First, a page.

By: Alex Crellin

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Released on September 18, 2015 via Apollo Records

There is something haunting about Changes, new album by Synkro (AKA Joe McBride). I’ve listened through it three times, and I still can’t quite put my finger on it. Whether it’s the subtle blending of dubstep undertones with D&B beats, or the minimalistic, ambient-esque tone of the entire album, Changes is sophisticated and, ultimately, quite beautiful.

With his debut album, Synkro manages to establish a unique identity. It is obvious to anyone who has listened to Akkord (of whom McBride is one half) that much has changed and, as a solo artist, McBride is refining his sound. There is a distinct change in the tone of Changes compared to, say, HTH035. Darker melodies mix with soulful vocals to form a creation that is equal parts beautiful and, more intriguingly, chilling. This change is not to say that Changes offers nothing for fans of Akkord. If anything, Synkro adapts the technicality of HTH035 and gives it a more natural feel. The tracks are overflowing with emotion, and it is clear that McBride put his all into this.

‘Overture’ opens the album nicely, with dark synths laying a foundation for lighter pads. It sets the mood perfectly. Following it is ‘Shoreline’, a track that introduces the vocals of Robert Manos. D&B samples fade in and out, adding a touch of much needed flavour to the spacey pads. The title track is slow to build, offering a very atmospheric background that grounds the piece. Synkro is a master at making his music seem natural, a feat not always easy in the electronic scene. Each track is unobtrusive in its own way, not wanting to dominate. Again comparing to Akkord, McBride has taken a step back in ‘dancability’, opting for a subtler approach. Changes is an album to admire, reflecting humanity in a natural environment rather than a club one.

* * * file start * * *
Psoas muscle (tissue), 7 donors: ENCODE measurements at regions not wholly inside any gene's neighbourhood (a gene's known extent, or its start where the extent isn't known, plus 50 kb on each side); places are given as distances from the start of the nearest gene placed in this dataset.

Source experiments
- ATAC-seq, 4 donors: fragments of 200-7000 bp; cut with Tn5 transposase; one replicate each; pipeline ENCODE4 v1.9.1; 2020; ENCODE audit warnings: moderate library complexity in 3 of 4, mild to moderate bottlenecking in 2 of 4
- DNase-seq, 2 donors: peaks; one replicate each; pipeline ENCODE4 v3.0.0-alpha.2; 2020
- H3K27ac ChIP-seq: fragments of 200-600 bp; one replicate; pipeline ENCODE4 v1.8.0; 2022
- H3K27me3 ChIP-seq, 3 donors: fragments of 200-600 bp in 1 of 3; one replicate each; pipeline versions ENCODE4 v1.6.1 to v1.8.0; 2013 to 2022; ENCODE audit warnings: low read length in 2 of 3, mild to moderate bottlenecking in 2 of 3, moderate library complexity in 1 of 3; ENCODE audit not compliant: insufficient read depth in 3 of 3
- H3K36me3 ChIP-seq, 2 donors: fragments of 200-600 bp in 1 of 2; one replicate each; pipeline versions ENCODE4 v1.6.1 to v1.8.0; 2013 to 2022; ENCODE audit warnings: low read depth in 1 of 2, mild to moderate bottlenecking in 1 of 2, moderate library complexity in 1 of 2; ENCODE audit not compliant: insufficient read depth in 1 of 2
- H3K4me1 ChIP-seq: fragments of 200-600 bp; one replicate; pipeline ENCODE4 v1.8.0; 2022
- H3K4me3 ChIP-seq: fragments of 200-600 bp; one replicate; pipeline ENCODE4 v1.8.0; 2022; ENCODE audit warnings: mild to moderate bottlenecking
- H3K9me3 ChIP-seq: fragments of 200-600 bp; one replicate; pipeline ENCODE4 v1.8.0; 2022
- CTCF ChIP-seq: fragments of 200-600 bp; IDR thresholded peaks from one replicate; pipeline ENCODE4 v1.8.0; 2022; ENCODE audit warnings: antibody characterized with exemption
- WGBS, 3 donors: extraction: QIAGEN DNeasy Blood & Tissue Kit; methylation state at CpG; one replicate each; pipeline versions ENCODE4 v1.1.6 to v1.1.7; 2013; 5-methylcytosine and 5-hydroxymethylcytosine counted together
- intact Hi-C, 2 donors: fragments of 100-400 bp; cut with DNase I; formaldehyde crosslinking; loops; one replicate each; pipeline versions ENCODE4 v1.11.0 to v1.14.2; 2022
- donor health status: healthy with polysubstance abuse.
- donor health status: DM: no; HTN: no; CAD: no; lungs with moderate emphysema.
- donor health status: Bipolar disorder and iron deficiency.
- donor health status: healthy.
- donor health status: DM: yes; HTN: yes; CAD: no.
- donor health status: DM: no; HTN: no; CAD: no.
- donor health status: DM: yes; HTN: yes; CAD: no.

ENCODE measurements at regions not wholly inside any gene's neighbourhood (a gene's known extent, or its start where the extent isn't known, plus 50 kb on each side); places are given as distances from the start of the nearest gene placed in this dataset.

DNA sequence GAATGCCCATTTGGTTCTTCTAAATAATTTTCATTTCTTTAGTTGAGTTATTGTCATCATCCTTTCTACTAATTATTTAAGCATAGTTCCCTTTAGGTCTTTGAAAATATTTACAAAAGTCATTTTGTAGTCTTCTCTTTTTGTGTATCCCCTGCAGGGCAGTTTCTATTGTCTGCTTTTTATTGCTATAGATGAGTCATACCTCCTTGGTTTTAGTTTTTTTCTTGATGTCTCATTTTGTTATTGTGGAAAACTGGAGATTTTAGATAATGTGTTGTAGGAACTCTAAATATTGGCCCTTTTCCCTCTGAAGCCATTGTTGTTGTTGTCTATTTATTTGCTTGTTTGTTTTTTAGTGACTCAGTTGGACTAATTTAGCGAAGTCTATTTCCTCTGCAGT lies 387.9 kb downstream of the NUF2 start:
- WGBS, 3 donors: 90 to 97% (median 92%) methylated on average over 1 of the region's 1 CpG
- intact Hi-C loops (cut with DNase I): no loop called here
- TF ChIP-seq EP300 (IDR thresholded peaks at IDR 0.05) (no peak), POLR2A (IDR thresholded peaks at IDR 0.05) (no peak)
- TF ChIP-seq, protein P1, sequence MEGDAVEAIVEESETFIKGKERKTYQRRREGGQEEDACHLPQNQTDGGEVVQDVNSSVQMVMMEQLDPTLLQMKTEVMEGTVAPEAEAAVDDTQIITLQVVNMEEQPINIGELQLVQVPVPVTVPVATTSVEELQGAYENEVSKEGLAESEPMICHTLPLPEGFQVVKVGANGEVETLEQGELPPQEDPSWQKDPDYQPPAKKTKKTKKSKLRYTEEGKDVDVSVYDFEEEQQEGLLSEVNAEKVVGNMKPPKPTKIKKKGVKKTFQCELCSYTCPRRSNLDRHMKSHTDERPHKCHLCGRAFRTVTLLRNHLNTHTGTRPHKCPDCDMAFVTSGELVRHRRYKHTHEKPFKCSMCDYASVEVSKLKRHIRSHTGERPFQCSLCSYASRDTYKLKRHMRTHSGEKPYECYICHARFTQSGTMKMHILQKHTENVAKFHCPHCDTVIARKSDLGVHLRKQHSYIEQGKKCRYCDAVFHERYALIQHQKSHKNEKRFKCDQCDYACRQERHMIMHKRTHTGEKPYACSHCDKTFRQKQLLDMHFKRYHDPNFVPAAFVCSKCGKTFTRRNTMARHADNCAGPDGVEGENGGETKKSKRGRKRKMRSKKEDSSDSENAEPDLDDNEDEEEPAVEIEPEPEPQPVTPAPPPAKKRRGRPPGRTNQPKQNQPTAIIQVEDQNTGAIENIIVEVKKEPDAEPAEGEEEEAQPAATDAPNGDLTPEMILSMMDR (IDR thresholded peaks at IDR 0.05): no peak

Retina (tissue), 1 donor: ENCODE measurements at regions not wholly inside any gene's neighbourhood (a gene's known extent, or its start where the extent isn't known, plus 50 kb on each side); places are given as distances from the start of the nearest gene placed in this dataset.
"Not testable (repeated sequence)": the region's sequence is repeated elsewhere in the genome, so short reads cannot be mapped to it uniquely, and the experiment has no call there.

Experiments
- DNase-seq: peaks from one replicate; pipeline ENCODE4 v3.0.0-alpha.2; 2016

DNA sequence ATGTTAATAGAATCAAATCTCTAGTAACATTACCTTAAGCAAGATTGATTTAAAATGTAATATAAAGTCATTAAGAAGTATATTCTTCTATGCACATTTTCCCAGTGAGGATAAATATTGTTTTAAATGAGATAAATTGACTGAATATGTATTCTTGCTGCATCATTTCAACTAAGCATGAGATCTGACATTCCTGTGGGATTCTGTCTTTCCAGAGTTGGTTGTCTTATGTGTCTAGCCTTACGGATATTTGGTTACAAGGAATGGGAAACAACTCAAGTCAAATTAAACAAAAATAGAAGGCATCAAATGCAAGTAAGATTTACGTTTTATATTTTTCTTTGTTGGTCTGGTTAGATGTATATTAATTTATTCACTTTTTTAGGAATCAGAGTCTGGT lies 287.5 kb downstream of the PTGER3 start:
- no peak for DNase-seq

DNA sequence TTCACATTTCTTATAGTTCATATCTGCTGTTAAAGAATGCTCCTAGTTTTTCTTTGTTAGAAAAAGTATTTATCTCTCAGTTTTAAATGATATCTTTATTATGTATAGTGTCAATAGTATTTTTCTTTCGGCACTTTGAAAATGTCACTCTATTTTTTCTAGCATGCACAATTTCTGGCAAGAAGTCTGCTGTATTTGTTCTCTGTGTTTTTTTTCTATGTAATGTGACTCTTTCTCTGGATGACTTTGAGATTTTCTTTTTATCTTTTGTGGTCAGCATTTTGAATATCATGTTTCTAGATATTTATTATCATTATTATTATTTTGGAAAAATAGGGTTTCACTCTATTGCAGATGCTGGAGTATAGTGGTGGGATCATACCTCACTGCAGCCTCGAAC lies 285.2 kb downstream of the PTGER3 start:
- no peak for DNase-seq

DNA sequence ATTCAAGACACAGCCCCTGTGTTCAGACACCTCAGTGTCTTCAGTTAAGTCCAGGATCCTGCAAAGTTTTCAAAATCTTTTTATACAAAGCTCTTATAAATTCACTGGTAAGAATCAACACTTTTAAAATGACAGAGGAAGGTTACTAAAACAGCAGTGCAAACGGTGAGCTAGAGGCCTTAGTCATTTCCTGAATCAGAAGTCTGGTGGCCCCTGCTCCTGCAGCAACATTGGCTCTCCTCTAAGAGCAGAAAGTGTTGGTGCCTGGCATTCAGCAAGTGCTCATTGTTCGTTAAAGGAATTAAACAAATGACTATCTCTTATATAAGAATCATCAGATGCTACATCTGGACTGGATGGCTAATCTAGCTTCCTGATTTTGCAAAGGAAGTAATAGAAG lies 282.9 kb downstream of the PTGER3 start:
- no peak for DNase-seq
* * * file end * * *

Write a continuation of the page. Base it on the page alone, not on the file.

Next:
The standout piece, and the purest example of McBride’s ability to tap into his listeners’ emotions, is ‘Empty Walls’. A slow, quiet track, it masterfully folds a piano melody together with a deep bass. Coupled with emotive strings, various pads and a brilliantly used vinyl crackle, ‘Empty Walls’ sounds like a Porter Robinson song covered by This Will Destroy You. It is phenomenal.

Changes does a lot. An ambitious album, McBride handles it well, sticking to a general theme and working from there. The natural feel of the music makes it easy to listen to, but it cannot be accused of being simple. The sheer sophistication that Synkro delivers in Changes is incredible, and it is definitely worth a listen.

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